Nomophobia is a proposed name for the phobia (intense, irrational fear) of being out of mobile phone contact. It is, however, arguable that the word “phobia” is misused and that in the majority of cases it is another form of anxiety disorder. (Source: Wiki)
With the changes of technologies, new challenges are coming up on a daily basis. New kinds of phobias have emerged, the so-called techno-phobias. Since the first mobile phone in the market in 1983, it has become one of the mainstreams in the majority of societies. Shambare, Rugimbana & Zhowa (2012) claimed that cell phones are “possibly the biggest non-drug addiction of the 21st century,” and that colleges students may spend up to nine hours every day on their phones that can lead to dependence on such technologies as a driver of modern life and an example of “a paradox of technology.” that is both freeing and enslaving.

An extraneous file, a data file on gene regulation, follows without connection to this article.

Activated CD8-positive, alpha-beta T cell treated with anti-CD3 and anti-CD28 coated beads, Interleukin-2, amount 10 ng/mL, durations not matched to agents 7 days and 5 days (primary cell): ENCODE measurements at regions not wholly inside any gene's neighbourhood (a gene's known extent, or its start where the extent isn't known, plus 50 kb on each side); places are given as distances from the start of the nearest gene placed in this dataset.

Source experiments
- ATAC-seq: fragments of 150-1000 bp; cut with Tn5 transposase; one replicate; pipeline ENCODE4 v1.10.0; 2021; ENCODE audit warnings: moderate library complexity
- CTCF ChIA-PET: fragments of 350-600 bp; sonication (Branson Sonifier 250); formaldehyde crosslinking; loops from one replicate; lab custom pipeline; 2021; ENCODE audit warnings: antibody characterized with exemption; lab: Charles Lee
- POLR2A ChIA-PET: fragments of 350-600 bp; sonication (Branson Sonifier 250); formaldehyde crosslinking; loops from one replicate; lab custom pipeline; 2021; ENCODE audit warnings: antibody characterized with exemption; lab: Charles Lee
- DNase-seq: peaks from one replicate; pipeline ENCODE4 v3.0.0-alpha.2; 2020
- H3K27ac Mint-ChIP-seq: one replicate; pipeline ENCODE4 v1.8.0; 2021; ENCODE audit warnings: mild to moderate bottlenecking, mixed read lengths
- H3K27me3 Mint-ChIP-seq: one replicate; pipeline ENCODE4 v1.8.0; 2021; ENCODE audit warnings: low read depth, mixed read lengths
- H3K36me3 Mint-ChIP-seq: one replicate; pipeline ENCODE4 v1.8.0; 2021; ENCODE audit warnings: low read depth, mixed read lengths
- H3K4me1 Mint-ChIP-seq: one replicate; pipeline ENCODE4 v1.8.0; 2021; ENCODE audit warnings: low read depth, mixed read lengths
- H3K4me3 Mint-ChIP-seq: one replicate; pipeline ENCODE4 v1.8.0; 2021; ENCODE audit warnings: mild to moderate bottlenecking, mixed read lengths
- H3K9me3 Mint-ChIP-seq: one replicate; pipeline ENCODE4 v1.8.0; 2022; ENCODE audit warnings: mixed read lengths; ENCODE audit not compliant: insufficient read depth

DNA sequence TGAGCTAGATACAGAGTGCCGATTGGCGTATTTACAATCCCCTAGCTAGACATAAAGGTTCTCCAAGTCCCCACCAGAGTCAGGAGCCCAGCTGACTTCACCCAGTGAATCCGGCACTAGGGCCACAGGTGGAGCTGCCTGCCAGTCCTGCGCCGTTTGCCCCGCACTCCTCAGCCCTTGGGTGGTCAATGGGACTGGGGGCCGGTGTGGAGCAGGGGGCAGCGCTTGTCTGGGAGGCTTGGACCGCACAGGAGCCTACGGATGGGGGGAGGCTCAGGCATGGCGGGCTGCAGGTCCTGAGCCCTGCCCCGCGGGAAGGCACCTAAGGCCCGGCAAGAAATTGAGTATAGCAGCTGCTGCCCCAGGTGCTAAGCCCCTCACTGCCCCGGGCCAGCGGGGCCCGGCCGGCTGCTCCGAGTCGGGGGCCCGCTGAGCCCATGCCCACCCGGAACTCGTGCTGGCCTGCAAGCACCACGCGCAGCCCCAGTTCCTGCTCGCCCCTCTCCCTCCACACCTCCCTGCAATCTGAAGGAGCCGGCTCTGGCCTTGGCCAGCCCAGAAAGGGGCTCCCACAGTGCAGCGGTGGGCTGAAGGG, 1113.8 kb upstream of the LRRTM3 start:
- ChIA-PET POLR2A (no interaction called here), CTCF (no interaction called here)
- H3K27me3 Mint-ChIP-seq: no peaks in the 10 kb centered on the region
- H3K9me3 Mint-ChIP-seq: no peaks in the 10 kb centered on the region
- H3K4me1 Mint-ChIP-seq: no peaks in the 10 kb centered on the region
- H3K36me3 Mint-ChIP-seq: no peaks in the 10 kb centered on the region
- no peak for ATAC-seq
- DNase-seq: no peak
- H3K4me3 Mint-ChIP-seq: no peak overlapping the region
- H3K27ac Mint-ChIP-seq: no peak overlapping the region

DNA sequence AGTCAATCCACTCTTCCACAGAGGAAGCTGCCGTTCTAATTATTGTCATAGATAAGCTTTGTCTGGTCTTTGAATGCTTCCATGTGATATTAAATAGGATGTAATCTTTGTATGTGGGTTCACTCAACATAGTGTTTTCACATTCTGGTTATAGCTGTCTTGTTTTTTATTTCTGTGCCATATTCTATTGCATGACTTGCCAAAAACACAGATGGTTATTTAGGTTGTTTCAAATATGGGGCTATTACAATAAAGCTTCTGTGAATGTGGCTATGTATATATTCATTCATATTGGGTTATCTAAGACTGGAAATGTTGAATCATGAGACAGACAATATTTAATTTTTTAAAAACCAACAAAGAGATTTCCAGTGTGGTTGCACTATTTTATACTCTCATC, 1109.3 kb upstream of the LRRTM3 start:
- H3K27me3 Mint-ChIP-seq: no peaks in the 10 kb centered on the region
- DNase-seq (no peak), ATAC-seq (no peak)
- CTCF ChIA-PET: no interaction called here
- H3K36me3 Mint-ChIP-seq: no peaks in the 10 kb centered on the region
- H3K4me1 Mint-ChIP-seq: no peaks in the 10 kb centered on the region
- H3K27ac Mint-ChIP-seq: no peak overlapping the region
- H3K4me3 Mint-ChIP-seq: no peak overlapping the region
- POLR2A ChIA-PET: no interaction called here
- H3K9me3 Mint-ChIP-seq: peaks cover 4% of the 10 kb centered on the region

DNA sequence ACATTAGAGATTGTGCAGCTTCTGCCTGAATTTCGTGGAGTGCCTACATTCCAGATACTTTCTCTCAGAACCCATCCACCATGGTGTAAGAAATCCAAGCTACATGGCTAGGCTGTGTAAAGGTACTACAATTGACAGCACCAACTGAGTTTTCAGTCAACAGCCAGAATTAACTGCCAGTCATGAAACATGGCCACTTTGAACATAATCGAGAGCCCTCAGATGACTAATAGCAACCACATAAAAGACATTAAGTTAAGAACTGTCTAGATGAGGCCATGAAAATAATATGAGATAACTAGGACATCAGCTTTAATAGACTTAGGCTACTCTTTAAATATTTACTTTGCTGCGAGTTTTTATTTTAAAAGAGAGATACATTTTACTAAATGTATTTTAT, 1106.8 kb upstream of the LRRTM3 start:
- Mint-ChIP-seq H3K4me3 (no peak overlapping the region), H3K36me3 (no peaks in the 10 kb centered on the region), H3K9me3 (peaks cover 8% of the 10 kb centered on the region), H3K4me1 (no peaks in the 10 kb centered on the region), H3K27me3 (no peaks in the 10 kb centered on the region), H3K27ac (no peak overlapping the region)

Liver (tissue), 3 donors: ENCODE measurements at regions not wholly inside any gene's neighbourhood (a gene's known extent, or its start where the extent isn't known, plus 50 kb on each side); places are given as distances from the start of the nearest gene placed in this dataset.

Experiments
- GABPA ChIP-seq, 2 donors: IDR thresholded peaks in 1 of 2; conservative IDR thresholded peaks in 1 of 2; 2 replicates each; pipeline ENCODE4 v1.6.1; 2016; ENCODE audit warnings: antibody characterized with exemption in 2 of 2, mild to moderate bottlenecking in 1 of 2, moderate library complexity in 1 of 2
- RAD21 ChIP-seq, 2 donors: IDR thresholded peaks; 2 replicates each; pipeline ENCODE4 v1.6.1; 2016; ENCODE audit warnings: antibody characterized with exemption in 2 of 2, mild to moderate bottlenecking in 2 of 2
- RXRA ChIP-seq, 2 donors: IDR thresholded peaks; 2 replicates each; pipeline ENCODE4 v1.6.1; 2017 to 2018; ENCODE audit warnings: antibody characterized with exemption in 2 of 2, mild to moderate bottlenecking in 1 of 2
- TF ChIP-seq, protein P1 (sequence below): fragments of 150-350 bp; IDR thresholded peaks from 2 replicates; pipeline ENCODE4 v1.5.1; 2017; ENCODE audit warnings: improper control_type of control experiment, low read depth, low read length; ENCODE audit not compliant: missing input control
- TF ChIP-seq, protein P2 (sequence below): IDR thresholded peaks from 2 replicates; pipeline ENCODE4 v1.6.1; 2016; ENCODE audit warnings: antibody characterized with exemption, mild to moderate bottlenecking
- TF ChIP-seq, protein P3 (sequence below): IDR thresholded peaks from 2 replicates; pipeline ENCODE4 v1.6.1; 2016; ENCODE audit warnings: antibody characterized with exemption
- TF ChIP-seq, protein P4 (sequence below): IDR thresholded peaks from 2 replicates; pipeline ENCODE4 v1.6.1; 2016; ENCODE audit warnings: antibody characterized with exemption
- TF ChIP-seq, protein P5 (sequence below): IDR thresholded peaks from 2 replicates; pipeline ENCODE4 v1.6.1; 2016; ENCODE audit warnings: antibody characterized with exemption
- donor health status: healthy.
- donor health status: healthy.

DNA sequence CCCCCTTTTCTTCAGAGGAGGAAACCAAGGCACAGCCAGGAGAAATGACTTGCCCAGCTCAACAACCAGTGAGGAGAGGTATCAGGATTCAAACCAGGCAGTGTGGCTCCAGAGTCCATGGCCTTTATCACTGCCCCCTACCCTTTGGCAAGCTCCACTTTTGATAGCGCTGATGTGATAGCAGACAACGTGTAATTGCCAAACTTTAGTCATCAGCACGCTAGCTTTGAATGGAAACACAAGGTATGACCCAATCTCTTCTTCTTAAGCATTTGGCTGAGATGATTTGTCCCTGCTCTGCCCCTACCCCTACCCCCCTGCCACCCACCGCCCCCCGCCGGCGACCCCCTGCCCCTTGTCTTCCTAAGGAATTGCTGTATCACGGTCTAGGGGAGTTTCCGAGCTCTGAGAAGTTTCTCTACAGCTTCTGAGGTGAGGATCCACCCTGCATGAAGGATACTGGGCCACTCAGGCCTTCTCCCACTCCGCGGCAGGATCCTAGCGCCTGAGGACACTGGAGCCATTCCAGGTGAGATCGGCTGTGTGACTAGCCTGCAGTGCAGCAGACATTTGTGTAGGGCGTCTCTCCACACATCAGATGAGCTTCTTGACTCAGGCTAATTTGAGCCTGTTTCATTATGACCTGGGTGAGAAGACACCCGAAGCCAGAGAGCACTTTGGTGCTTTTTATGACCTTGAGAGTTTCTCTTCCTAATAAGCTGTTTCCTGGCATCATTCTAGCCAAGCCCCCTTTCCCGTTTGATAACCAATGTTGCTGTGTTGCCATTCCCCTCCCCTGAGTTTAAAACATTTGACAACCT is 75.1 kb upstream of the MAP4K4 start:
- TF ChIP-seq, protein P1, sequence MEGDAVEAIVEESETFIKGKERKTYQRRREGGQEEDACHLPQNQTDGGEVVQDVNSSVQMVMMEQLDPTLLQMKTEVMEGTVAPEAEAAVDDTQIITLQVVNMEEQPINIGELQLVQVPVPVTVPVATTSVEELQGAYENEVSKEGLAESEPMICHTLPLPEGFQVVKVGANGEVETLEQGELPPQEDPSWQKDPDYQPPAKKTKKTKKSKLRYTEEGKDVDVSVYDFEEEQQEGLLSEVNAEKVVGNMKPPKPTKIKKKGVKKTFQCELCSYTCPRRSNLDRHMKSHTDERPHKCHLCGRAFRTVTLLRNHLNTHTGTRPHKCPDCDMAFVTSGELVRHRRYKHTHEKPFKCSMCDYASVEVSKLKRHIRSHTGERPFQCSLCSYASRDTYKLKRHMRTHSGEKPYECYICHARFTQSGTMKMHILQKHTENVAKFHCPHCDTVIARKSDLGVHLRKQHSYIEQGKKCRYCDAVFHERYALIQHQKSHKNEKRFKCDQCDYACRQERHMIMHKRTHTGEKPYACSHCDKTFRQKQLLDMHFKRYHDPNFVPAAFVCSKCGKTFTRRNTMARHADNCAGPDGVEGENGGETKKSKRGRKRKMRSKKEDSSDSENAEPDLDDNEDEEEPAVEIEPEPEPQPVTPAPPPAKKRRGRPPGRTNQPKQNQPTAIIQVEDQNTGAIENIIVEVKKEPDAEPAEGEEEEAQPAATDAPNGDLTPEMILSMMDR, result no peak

A survey conducted by SecurEnvoy showed that youngsters and adolescents are more likely to suffer from nomophobia. The same survey reported that 77% of the teens had anxiety and worries in the case of being without their mobile phones, followed by the 25-34 age group and people over 55 years old. Some psychological predictors to look for in a person who might be suffering of this phobia are: “self negative views, younger age, low esteem and self-efficacy, high extroversion or introversion, impulsiveness and sense of urgency and sensation seeking.
Among students, frequent cell phone usage has been correlated with decreases in GPA grade point average and increased anxiety that negatively impacts self-reported life satisfaction (well-being and happiness) in comparison to students with less frequent usage. GPA decreases may be due to the over-use of cell phone or computer usage consuming time and focus during studying, attending class, working on assignments, and the distraction of cell phones during class. Over-usage of cell phones may increase anxiety due to the pressure to be continually connected to social networks and could rob chances of perceived solitude, relieving daily stress, that has been linked as a component of well-being. (Source: Wikipedia)
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